ben hoskings

fast/well, big/small

Today I read a great piece via Twitter called The Tortoise and the Hare. In software, it says, we do better to develop well than to develop fast; that initial momentum is quickly lost through mounting technical debt; that when we build complex software, we don’t have time not to do it right.

I’m on board with this, and I think there’s an important corrolary: just as we should build well and not fast, I think we should build small and not big.

Choosing to build well and not fast informs how we build. Distinct from that is what we choose to build—or indeed, what we choose not to. In deciding on the what, we choose between big and small.

Think about what “building well” means to you. To me, it means organising logic in a bite-sized, functional style. Decoupling, and building for testability. Test driving where it makes sense. Preferring immutability. Minimising surprises. Aiming for simplicity, in the sense of avoiding interleaving.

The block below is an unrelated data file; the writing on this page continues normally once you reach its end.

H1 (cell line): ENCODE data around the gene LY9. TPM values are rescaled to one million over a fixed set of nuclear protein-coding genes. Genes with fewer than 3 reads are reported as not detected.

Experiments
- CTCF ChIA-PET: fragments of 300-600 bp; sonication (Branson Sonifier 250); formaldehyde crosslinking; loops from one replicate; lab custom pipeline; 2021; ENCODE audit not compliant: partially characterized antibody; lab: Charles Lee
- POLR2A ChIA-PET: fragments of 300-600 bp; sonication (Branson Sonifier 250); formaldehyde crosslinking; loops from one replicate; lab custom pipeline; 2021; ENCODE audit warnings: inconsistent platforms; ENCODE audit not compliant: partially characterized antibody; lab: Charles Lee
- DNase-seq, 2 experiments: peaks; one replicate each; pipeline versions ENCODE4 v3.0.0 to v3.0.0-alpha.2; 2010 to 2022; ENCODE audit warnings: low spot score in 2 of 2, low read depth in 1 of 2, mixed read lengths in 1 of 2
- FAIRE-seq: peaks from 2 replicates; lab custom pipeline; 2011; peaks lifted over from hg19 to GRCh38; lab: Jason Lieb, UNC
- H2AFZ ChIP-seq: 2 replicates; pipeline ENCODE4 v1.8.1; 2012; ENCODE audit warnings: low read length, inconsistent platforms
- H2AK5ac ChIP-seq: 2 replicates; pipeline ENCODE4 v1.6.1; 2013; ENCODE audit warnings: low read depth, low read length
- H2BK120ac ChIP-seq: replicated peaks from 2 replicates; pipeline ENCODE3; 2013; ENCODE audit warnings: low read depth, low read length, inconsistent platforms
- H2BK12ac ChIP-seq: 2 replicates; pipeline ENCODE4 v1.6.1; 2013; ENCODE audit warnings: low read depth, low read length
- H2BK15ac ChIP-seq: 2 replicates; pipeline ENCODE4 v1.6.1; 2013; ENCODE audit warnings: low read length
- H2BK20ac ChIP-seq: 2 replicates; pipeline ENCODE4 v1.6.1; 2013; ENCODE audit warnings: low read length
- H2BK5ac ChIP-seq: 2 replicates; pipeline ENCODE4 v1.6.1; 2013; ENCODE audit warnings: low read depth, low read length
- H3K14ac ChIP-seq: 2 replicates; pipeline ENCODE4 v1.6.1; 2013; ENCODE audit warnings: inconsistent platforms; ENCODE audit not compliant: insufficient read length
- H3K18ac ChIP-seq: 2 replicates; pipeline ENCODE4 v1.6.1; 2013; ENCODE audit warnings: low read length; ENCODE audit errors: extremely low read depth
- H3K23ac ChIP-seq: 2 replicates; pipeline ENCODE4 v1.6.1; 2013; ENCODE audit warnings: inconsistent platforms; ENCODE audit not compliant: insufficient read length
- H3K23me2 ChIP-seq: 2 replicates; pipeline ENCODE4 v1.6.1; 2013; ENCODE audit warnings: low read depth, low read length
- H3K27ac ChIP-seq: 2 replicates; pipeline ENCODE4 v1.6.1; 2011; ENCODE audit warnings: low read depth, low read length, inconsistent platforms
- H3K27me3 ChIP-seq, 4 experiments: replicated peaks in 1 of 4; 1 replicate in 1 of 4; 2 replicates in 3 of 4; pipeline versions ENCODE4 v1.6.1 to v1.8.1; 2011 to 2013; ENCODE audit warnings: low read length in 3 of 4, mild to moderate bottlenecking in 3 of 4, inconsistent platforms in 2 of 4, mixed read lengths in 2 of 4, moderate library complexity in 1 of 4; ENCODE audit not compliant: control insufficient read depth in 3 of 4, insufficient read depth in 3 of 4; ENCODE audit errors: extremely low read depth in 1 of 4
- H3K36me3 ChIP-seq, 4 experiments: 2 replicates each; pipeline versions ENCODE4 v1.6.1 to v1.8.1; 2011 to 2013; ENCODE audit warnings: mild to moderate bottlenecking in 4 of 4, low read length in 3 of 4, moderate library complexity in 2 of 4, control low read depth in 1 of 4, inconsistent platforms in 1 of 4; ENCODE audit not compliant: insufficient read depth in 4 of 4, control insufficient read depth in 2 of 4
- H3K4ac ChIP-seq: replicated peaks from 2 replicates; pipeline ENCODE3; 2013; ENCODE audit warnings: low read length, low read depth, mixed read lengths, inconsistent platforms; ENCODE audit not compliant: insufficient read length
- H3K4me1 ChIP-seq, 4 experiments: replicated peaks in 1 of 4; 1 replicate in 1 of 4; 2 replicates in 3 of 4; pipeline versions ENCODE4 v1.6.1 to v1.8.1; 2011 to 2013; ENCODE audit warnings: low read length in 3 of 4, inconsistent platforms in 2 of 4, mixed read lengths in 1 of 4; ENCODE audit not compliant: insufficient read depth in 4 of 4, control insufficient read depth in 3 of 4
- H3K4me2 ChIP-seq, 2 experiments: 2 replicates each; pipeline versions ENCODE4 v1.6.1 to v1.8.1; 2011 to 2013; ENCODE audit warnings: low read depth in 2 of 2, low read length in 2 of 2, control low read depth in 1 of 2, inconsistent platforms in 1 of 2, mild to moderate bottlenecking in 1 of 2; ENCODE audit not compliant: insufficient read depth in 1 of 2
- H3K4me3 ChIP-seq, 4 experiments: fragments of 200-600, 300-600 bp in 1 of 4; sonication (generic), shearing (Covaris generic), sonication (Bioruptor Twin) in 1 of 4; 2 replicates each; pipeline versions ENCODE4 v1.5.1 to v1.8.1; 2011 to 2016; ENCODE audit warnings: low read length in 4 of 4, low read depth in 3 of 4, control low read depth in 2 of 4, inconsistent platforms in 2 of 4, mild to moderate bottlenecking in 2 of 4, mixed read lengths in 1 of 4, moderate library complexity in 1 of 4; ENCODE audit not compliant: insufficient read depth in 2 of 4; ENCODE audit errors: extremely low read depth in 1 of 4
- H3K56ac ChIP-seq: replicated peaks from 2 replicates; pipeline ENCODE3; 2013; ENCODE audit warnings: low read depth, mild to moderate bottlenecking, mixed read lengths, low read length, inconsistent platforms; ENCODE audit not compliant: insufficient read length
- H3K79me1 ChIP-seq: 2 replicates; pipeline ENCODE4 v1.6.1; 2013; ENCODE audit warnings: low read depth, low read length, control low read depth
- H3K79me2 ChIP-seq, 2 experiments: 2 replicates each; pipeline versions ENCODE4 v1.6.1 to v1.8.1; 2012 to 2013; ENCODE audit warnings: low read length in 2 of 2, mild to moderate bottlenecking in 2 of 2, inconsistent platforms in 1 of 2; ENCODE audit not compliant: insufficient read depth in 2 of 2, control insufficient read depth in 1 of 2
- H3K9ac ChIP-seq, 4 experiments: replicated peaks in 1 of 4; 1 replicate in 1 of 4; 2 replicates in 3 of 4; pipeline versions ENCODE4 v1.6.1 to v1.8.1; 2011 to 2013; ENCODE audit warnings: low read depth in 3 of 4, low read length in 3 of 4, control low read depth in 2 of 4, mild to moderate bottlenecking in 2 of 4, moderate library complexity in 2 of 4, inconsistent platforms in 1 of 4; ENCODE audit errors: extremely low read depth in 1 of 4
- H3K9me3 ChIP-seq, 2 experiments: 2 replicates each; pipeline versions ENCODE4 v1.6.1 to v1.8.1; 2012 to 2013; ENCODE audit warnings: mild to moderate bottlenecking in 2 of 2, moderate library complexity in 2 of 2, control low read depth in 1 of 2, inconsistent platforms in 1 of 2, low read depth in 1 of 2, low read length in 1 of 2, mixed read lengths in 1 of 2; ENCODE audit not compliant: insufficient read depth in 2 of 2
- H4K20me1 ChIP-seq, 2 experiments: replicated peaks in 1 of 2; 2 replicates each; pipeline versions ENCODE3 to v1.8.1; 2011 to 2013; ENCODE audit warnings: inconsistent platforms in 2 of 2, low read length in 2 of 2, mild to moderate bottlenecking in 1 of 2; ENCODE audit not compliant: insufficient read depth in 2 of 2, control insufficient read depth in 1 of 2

Similarly, think about “building small”. To me, building small means prioritising concision over reusability, focused code over generalised code. Thinking ahead, but not coding ahead.

As programmers, or probably more correctly, people with egos, we like to build big. Architecting a glorious shining city of an application or database or API is exciting.

This is because we’re tricking ourselves: building big often looks a lot like building well. It’s not until you try doing it a few times that you learn just how badly building big pans out.

Our textbooks say that code should be reuseable; that the general case, the one-size-fits-all, and the framework are better. But that’s a trick too. Just as it’s silly to build a product for a hypothetical market, it’s a waste of time to guess at what a reuseable solution might look like: you can’t triangulate what it actually is when you don’t have enough data points. Better to wait until the code tells you.

So don’t worry about writing big, reuseable code. Concentrate instead on writing explicit, simple, thoughtful code. It’ll be nicer to work with now; it’ll weigh in a lot lighter. And most importantly, if you write your small code well, then when you really do need it later, the reusability will just fall out.

So write well, tortoises, and write small. Future you will win more races because of it.